Reporting from London — Salad is back on the menu in Germany, but it's being served with a big helping of humble pie.
Investigators concluded Friday that bean sprouts grown in northern Germany were responsible for the country's worst recorded outbreak of E. coli infections. Lettuce, tomatoes and cucumbers — suspects originally blacklisted as vegetables non gratae — can now be welcomed back in from the culinary cold.
But rehabilitating Germany's reputation may prove a tougher task. The food scare has claimed at least 30 lives, sickened nearly 3,000 people, stirred up anger at home and strained relations with European neighbors.
A nation perceived to epitomize crisp efficiency and scientific savvy, Germans are now under fire for taking so long to identify the source of the lethal bacteria, failing to provide the public with clear information and wrongly accusing Spanish cucumbers of being the carrier.
Suddenly, Germany, which routinely chides its neighbors for economic mismanagement and other sins is finding itself uncomfortably on the defensive. As the continent's biggest economy and most populous country, Germany is used to bossing smaller European nations around, especially those in need of its help amid the ongoing euro debt crisis. But it is now under pressure to explain a series of missteps that turned a public-health scandal into a political debacle and made the country that gave us the term "schadenfreude" a victim of it.
"There was a complete communications disaster that was going down," said Joerg Forbrig, an analyst with the German Marshall Fund.
Berlin's fumbling response has resulted in hundreds of millions of dollars in losses for farmers across the European Union and sparked a war of words between leaders. Citing safety concerns, Russia and Saudi Arabia blocked all imports of produce from the EU.
Moscow rescinded its ban Friday after German health officials said they had finally determined the source of the outbreak, which began in early May. Interviews with patients, restaurants and suppliers allowed investigators to whittle their list of suspects down to bean sprouts grown on an organic farm in Lower Saxony, near the village of Bienenbuettel.
Officials had identified the farm as a potential culprit a few days earlier but weren't sure. No tainted produce has actually been found – it may have all been consumed or tossed out by now. But Reinhard Burger, head of Germany's national disease-control agency, said the pathway of the bacteria's spread clearly leads back to the farm.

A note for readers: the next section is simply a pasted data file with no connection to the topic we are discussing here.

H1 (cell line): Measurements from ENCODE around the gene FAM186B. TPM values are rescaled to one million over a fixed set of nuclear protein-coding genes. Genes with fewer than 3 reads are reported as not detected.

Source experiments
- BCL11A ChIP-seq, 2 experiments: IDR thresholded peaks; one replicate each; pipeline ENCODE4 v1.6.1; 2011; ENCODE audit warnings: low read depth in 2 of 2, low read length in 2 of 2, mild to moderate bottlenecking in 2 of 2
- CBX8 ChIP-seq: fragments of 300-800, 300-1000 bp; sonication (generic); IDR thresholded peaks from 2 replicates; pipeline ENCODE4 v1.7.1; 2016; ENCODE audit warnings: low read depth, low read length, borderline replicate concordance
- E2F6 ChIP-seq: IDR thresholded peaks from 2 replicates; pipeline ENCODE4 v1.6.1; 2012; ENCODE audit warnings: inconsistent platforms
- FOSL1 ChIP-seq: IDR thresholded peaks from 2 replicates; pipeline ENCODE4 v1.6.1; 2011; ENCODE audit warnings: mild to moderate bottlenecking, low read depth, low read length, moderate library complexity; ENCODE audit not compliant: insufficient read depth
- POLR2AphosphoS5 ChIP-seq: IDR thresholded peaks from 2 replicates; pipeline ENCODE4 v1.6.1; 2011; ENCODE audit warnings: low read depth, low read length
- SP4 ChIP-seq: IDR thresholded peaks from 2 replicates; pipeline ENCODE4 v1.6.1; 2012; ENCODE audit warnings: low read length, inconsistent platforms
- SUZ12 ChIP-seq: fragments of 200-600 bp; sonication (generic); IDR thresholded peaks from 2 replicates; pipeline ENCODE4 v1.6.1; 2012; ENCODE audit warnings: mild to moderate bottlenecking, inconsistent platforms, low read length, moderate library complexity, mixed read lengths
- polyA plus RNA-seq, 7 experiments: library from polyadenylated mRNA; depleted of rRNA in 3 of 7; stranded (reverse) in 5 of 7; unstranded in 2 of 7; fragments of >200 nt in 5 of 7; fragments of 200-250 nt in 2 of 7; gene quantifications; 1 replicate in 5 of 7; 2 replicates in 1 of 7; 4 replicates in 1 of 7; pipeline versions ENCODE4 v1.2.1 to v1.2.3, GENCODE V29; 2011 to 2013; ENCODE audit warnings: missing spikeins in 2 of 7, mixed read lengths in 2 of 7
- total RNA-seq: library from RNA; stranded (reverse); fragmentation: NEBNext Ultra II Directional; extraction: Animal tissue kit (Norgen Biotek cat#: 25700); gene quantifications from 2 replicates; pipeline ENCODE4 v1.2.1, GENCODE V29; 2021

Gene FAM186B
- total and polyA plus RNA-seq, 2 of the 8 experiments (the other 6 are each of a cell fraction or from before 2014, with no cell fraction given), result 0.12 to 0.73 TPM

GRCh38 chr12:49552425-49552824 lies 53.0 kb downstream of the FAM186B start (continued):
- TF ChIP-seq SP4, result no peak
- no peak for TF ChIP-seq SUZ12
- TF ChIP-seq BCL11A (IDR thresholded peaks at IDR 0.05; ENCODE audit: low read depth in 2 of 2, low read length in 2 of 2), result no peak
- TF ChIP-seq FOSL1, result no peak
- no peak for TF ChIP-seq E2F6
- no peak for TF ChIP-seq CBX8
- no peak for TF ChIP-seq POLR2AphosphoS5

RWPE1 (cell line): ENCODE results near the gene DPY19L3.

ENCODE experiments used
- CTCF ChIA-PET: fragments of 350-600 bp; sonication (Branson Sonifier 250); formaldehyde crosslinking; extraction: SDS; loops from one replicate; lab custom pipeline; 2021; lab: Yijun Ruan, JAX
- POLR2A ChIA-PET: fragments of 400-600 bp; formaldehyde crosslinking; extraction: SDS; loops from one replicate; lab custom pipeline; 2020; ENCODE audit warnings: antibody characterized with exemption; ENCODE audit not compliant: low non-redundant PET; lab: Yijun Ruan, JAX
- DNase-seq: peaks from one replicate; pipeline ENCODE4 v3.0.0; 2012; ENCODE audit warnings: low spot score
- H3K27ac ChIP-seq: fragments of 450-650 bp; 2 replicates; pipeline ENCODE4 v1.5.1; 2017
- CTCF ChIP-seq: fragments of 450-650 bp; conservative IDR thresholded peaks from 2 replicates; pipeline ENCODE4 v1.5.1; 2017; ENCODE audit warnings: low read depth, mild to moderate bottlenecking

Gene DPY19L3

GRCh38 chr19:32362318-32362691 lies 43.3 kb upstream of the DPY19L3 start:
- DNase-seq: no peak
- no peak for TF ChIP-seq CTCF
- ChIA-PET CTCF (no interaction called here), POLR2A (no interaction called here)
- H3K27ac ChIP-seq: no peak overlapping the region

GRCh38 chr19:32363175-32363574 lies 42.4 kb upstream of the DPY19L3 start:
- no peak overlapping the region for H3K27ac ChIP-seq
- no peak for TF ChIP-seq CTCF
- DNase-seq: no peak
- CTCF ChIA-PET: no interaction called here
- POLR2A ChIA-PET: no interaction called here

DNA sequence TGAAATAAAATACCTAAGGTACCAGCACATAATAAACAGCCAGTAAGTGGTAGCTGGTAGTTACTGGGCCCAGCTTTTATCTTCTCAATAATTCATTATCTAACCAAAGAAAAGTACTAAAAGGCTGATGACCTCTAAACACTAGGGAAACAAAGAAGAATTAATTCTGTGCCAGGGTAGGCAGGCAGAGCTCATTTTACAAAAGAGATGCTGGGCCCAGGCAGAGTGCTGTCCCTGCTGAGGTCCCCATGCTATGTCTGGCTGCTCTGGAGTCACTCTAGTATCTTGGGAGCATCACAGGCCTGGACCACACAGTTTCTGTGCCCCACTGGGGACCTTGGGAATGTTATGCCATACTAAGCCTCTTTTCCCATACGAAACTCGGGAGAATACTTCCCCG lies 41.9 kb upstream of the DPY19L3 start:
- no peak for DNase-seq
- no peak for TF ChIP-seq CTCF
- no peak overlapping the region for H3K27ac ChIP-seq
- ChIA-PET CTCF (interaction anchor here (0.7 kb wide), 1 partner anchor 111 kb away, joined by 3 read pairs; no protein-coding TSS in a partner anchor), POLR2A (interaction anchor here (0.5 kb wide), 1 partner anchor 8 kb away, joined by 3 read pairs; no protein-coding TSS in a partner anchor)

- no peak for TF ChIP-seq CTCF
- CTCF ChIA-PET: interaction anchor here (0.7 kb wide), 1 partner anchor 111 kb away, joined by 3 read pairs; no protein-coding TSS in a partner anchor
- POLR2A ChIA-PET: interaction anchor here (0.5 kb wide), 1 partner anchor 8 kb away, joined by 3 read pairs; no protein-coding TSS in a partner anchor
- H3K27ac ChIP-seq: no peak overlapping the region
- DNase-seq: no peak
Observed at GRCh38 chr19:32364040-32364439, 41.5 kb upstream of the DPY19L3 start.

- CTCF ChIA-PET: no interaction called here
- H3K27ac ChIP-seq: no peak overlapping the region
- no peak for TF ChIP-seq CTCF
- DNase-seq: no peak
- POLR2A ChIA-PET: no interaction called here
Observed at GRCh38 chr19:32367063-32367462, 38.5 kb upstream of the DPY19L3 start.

"It's the sprouts," Burger told reporters.
Officials likened their investigation to a crime thriller as they raced to identify the "bad guy."
But many in Europe have already decided on a villain: the German government.
Its rush to judgment against Spanish cucumbers was based on incomplete science and even a thinly veiled xenophobia, say critics who ask why German health officials apparently failed to first look in their own backyard. No matter that officials retracted their May 26 accusation a few days later; in a world of Twitter and the Internet, where word spreads faster than disease, the damage was done.
Spanish farmers were forced to let tons of their harvest rot. As Germany struggled to find the source of the E. coli, Dutch produce fell under suspicion as well, then food from other European nations such as Portugal and Italy.
It didn't help that some of these countries already saw Germany as smug and imperious. Throughout the ongoing euro debt crisis, for example, Berlin has tried to dictate the terms of bailout packages for Athens, Dublin and Lisbon, and lectured other countries on how to manage their finances and be more competitive.
"Now here's another shock from Germany on those countries," Forbrig said. "It's seen as another example of a certain degree of clumsiness on the part of Germany when it comes to addressing…Europe-wide issues."
As agriculture-dependent nations like Spain and Portugal reeled, the leader of industrial powerhouse Germany, Angela Merkel, was in Washington this week accepting a medal from President Obama and being feted at a state dinner. (The meal started off with a "chopped salad" that, the White House seemed to note rather pointedly, was made with vegetables mostly from its own garden.)
At home, Merkel's government was having trouble putting out a clear line on the E. coli crisis and its cause, with conflicting accounts coming from different officials. The confusion was perhaps not too surprising given that 32 different state and federal agencies get involved when there are public-health scares.
Germany's health minister, Daniel Bahr, now acknowledges that communications could have been better.
In an editorial, the weekly European Voice advised Berlin to view the E. coli debacle in a broader political context and respond accordingly.